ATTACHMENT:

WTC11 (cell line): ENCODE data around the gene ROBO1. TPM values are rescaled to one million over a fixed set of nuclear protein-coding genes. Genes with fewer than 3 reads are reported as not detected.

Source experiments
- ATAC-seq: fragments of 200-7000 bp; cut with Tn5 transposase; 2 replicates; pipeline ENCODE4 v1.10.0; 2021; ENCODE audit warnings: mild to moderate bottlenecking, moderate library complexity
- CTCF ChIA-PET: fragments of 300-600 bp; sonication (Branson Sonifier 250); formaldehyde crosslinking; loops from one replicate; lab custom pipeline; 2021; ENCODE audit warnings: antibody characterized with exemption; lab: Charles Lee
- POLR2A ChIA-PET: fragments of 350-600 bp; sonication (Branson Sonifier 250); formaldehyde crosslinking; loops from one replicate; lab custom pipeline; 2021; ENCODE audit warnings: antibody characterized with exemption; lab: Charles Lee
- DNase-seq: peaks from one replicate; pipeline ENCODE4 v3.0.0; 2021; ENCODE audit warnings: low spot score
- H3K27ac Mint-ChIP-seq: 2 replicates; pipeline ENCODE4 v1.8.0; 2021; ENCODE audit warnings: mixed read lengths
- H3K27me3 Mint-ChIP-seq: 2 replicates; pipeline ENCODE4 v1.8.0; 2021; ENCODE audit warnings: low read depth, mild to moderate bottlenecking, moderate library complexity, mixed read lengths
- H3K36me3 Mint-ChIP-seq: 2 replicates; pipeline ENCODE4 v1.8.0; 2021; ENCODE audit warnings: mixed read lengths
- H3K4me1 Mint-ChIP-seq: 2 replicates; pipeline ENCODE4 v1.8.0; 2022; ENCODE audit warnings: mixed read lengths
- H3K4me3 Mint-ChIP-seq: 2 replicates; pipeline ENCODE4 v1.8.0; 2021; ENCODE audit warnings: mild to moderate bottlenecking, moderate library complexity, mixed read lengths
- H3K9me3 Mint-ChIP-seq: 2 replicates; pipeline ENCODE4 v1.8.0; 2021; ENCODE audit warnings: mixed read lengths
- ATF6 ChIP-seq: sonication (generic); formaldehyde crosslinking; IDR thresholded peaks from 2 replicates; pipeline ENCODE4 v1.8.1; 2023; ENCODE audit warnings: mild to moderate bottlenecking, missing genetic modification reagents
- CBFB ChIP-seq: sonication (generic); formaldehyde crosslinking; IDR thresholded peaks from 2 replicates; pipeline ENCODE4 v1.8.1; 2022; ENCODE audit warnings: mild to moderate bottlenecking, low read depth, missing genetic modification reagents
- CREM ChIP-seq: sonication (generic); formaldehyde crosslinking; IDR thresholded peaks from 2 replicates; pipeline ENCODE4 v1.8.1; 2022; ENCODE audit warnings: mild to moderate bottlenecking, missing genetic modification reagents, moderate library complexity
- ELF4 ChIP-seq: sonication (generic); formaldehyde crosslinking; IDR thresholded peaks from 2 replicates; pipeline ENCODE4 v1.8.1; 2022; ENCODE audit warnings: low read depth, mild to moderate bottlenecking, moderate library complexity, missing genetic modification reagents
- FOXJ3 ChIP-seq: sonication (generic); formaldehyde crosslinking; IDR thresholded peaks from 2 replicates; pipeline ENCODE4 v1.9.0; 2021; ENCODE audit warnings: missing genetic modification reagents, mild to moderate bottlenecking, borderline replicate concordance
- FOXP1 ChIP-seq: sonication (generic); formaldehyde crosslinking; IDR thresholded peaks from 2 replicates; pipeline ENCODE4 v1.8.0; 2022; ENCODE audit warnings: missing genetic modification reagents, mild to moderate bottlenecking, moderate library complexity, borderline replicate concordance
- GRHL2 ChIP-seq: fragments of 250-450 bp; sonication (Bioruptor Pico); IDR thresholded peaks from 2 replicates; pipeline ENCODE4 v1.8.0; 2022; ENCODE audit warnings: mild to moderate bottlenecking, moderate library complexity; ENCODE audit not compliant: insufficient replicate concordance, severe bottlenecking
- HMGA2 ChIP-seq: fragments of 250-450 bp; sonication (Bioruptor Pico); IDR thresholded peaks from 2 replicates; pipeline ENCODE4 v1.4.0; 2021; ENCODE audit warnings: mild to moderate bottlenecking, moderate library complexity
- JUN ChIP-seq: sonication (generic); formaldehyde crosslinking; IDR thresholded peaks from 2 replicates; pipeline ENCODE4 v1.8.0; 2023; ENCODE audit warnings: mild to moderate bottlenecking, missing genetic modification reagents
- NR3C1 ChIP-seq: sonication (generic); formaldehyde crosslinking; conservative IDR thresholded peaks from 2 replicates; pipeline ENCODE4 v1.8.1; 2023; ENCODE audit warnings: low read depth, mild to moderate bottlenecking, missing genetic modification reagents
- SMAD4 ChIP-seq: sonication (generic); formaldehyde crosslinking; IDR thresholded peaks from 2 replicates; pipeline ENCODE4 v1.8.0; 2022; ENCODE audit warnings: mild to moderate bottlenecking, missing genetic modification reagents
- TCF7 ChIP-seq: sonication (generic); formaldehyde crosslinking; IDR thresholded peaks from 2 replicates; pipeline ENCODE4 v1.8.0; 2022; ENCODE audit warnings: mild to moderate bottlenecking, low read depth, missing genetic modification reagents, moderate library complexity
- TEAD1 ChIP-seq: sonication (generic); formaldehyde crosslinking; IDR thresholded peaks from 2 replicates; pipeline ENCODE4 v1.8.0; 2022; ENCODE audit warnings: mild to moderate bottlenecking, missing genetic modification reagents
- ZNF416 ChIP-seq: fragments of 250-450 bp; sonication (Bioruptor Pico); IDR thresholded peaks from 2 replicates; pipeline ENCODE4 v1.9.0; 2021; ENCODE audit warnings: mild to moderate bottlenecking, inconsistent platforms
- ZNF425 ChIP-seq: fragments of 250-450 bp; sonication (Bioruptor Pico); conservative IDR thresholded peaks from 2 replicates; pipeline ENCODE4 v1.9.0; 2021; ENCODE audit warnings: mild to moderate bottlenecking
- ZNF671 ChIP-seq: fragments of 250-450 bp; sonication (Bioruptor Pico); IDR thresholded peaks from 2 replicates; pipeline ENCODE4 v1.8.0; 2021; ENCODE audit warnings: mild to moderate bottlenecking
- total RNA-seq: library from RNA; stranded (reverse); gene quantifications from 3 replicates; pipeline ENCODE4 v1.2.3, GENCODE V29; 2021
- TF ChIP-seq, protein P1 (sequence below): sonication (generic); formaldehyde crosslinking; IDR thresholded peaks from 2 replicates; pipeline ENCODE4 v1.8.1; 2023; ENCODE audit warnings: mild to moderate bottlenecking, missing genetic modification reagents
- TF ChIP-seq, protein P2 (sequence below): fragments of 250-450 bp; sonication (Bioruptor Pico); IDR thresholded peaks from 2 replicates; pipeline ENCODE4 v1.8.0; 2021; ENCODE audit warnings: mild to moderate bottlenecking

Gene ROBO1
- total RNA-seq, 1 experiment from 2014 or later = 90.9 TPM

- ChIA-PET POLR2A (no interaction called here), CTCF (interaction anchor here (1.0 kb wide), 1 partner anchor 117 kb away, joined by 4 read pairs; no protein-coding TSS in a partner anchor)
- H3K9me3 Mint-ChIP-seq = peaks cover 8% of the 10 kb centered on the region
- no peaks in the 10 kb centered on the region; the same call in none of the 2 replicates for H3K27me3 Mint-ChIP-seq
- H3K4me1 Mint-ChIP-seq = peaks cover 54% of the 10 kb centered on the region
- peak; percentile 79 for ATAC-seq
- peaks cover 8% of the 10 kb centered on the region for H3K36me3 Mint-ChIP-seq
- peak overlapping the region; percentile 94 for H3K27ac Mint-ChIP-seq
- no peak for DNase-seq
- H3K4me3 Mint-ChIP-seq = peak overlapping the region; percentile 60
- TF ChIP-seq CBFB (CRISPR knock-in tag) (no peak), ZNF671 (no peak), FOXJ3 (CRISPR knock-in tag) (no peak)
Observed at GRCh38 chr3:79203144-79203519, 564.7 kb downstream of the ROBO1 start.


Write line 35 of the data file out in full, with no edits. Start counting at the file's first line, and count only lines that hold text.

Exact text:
- H3K9me3 Mint-ChIP-seq = peaks cover 8% of the 10 kb centered on the region